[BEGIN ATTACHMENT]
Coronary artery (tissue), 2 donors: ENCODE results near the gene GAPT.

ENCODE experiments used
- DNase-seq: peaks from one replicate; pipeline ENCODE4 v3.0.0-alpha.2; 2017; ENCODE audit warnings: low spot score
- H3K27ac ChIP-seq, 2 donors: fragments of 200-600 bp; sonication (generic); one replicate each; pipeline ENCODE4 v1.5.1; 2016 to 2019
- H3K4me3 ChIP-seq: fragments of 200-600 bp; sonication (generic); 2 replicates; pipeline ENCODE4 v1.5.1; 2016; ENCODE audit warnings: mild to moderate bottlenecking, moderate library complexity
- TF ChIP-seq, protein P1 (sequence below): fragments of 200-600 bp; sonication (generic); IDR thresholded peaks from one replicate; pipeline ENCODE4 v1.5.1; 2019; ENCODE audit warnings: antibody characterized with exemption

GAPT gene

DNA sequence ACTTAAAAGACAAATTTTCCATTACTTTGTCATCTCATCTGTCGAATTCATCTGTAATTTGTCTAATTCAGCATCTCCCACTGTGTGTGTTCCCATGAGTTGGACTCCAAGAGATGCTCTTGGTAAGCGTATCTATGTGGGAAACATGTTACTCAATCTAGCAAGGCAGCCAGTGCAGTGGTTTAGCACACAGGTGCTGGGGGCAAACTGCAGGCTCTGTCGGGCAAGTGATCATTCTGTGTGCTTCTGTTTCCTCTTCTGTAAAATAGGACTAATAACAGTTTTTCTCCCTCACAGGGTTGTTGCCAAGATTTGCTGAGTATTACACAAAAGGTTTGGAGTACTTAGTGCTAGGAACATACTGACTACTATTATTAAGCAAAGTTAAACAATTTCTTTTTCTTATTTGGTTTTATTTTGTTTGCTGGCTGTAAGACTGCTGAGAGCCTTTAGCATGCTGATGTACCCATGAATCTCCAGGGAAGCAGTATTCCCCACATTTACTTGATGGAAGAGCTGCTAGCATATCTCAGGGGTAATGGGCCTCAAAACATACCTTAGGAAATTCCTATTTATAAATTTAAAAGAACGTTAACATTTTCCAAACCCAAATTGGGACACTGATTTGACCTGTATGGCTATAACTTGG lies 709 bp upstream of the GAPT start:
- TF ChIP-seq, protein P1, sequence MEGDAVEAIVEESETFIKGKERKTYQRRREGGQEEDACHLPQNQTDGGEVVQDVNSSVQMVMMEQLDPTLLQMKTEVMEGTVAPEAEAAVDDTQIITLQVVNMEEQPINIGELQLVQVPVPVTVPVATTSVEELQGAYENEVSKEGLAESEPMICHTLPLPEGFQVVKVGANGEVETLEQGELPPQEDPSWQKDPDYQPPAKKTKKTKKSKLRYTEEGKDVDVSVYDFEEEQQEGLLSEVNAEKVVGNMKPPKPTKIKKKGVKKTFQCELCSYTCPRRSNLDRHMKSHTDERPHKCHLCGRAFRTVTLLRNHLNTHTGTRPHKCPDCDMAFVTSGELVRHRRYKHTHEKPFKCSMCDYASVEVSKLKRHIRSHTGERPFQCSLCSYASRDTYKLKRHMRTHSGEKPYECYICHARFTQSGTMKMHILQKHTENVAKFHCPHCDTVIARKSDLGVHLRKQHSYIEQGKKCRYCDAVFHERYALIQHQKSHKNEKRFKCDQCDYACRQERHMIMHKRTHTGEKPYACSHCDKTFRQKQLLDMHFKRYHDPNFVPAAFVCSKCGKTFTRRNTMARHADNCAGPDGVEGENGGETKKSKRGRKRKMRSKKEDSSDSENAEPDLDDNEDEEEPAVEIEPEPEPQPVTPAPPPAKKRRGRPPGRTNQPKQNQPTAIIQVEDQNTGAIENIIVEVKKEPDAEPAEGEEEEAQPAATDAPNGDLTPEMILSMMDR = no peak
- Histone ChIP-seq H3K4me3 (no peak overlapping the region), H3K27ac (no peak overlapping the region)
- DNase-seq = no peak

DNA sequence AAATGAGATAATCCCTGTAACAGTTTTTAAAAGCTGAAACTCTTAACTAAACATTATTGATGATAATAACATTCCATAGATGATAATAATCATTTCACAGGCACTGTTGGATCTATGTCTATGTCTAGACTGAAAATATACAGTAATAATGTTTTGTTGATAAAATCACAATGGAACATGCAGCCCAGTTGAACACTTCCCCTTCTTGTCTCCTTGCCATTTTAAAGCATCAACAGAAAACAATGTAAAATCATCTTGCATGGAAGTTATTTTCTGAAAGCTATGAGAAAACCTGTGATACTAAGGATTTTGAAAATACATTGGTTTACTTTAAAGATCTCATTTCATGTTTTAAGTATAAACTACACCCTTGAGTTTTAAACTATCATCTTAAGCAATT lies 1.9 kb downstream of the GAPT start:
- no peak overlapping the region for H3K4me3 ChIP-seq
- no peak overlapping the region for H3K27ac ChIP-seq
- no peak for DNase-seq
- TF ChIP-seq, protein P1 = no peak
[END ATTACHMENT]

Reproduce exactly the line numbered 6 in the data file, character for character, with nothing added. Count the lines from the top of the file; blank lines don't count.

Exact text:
- TF ChIP-seq, protein P1 (sequence below): fragments of 200-600 bp; sonication (generic); IDR thresholded peaks from one replicate; pipeline ENCODE4 v1.5.1; 2019; ENCODE audit warnings: antibody characterized with exemption